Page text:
“Iran killed an American contractor, wounding many,” Trump tweeted from his Mar-a-Lago estate in Florida. “We strongly responded, and always will. Now Iran is orchestrating an attack on the U.S. Embassy in Iraq. They will be held fully responsible. In addition, we expect Iraq to use its forces to protect the Embassy, and so notified!”
A spokesman for the Kataib Hezbollah militia said the demonstrators intend to besiege the embassy until the facility shuts down and U.S. diplomats leave Iraq.
But the angry demonstrators defied appeals delivered over loudspeakers by the group’s leaders not to enter the embassy compound and smashed their way into one of the facility’s reception areas, breaking down fortified doors and bulletproof glass and setting fire to the room.
American guards inside the embassy fired tear gas to keep the militia supporters at bay. U.S. troops could be seen nearby and on rooftops, their weapons drawn, but they did not open fire. Embassy civil defense workers just inside the gates attempted to put out the fires with water hoses.
The protesters also smashed security cameras, set two guardrooms ablaze and burned tires. They made a bonfire out of a pile of papers and military MREs (meals ready to eat) found in the reception area, where guards normally search visitors. Kataib Hezbollah flags were draped over the barbed wire protecting the embassy’s high walls.
The embassy’s sirens wailed continually as dense black smoke billowed into the air.
Inside the embassy, U.S. diplomats and embassy staffers were huddled in a fortified safe room, according to two reached by a messaging app. They declined to give details but added that they felt secure.
By early afternoon, tensions had eased somewhat after an Iraqi army commander showed up and ordered Iraqi security forces, who had initially made no attempt to intervene, to prevent the demonstrators going farther inside the facility. The security forces formed an impromptu buffer between the demonstrators and the American guards inside.
Shortly after that, acting Iraqi prime minister Adel Abdul Mahdi appealed for calm and urged the demonstrators to refrain from entering the compound. He said in a statement that it is the government’s responsibility to protect foreign embassies.
The embassy compound lies inside the heavily fortified Green Zone, which is normally off limits to ordinary people. But earlier in the morning, thousands of people walked unimpeded into the zone to join the demonstrations, as many Iraqi security forces simply mingled with the crowd.
Their chants of “Death to America” carried echoes of the 1979 Iran hostage crisis, when Iranian students seized control of the U.S. Embassy in Tehran and detained American diplomats and other personnel there for 444 days.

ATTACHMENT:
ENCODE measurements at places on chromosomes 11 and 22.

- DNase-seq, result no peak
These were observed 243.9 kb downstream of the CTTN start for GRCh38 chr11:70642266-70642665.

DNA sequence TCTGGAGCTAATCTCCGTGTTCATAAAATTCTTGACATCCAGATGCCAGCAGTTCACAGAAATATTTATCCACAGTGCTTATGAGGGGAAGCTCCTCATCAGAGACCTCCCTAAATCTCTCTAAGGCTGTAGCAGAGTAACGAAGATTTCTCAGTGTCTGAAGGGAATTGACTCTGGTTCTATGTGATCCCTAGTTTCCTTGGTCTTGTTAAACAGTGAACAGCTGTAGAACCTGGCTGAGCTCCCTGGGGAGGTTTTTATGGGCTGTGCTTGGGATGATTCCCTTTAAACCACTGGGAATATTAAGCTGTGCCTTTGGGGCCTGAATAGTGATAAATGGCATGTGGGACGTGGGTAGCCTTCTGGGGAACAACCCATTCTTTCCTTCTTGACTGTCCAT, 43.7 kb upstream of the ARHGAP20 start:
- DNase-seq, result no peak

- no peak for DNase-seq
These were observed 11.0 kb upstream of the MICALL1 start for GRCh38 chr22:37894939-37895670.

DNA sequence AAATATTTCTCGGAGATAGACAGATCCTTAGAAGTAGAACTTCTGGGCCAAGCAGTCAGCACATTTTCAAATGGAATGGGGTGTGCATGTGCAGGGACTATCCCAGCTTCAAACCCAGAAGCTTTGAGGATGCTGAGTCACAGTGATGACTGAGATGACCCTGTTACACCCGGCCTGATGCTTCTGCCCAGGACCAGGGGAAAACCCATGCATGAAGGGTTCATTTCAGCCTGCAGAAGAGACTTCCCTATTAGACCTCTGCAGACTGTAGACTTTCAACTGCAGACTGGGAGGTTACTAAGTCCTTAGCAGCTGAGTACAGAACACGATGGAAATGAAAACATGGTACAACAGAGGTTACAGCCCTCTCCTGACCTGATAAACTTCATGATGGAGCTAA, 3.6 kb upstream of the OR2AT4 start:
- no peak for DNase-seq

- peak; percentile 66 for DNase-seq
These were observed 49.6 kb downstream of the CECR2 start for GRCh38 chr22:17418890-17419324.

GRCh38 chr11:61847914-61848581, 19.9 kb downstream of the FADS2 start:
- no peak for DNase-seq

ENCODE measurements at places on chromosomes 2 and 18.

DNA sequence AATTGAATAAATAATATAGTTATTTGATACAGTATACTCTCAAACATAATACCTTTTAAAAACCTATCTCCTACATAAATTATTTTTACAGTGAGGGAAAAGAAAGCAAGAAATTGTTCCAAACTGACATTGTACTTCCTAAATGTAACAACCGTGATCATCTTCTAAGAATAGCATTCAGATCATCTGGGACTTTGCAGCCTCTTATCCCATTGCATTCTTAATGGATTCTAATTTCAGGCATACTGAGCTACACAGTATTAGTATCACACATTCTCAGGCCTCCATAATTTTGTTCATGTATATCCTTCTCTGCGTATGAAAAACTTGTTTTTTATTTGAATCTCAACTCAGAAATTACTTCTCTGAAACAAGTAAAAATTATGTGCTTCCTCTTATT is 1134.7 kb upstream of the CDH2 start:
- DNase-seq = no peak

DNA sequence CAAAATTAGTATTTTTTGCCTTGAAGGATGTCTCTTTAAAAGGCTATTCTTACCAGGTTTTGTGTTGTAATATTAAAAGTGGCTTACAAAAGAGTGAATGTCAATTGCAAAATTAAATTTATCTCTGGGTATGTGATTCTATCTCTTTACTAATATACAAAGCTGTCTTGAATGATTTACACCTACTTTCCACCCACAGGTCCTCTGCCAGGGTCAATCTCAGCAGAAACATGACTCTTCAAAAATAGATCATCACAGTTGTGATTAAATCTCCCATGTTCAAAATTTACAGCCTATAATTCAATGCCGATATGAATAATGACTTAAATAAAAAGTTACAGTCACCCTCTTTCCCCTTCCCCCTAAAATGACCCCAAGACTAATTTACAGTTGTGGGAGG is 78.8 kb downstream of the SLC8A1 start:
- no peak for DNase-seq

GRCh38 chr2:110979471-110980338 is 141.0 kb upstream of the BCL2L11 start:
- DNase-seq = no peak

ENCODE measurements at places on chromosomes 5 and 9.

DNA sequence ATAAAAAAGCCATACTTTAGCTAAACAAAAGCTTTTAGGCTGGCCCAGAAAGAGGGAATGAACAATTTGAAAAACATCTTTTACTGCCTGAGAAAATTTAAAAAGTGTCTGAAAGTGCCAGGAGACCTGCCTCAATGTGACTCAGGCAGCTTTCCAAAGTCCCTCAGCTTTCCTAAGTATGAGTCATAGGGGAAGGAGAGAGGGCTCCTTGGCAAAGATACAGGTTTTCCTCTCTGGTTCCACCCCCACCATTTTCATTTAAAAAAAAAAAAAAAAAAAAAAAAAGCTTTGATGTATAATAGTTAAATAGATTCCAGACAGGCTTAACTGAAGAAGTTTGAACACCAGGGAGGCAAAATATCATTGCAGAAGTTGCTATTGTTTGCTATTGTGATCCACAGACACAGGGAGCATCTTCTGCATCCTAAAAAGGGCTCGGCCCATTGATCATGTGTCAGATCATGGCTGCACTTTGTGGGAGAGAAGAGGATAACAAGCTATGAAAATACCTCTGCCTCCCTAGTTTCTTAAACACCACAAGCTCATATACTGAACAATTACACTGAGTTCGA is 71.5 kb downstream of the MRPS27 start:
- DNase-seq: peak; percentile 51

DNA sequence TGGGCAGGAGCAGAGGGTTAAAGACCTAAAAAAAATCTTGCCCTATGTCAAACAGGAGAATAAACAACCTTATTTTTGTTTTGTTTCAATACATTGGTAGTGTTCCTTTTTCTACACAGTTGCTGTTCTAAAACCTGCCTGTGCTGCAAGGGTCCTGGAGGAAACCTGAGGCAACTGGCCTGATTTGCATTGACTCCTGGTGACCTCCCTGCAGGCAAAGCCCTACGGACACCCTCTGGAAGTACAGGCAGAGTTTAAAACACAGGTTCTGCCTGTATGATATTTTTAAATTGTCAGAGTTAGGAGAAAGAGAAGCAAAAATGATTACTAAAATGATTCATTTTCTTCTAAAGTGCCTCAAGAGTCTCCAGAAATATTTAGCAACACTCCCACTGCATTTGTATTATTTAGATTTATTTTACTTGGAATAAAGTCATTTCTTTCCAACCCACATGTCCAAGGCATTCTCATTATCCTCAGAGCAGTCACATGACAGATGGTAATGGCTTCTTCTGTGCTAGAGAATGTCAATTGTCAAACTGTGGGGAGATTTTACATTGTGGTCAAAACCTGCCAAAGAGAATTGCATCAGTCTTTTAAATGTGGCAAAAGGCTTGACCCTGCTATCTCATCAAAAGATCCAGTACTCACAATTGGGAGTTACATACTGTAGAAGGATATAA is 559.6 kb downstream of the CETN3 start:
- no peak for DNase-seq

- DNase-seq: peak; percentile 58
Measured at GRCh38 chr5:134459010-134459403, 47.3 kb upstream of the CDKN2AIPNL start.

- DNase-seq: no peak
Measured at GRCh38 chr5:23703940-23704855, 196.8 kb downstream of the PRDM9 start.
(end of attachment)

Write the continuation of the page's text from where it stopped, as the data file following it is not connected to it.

Many were wearing militia uniforms and carried flags signifying their allegiance to the Iranian-backed Kataib Hezbollah militia, which had vowed to retaliate for the U.S. airstrikes on Sunday that killed 25 militia members.
Among the crowd were some of Iran’s most powerful allies in Iraq, including Hadi al-Amiri, leader of the Badr Organization; Qais al-Khazali, who heads the Asaib Ahl al-Haq militia and was once imprisoned by the U.S. military; and Jamal Jaafar Ibrahimi, better known by his nom de guerre Abu Mahdi al-Mohandes, who spent years in prison in Kuwait for bombing the U.S. Embassy there.
The demonstrators daubed graffiti on the embassy walls signifying their allegiance to Iran: the names of Iran’s supreme leader, Ayatollah Ali Khamenei, and powerful Quds Force commander Qasem Soleimani. Other slogans simply read: “America get out.”
Some protesters began erecting tents nearby, indicating that they intend to remain for the long haul. Jaafar al-Husseini, a Kataib Hezbollah spokesman, said the group plans to encamp outside the embassy until it closes and all U.S. diplomats and troops leave Iraq.
U.S. Embassy officials did not respond to requests for comment, and it was not immediately clear how many U.S. diplomats or troops are trapped inside the compound, the largest U.S. diplomatic facility in the world. Opened with much fanfare over a decade ago as a symbol of American influence in Iraq, on Tuesday it seemed as much a symbol vulnerability of the United States in an Iraq in which it now has few friends.
The demonstration comes amid an outpouring of rage in Iraq directed against the United States for carrying out airstrikes Sunday against Kataib Hezbollah bases near the Iraqi-Syrian border. The strikes were in response to the death of an American contractor in a rocket attack last Friday on a base housing U.S. troops in Kirkuk. The United States blamed the rocket attack on the Iranian-backed group.
U.S. officials said the airstrikes were “defensive” and aimed at deterring further rocket attacks against U.S. personnel by Iranian allies in Iraq.
But in Iraq they have been widely denounced as a violation of Iraqi sovereignty and of the rules governing the presence of the approximately 5,000 U.S. troops based there to help in the fight against the Islamic State.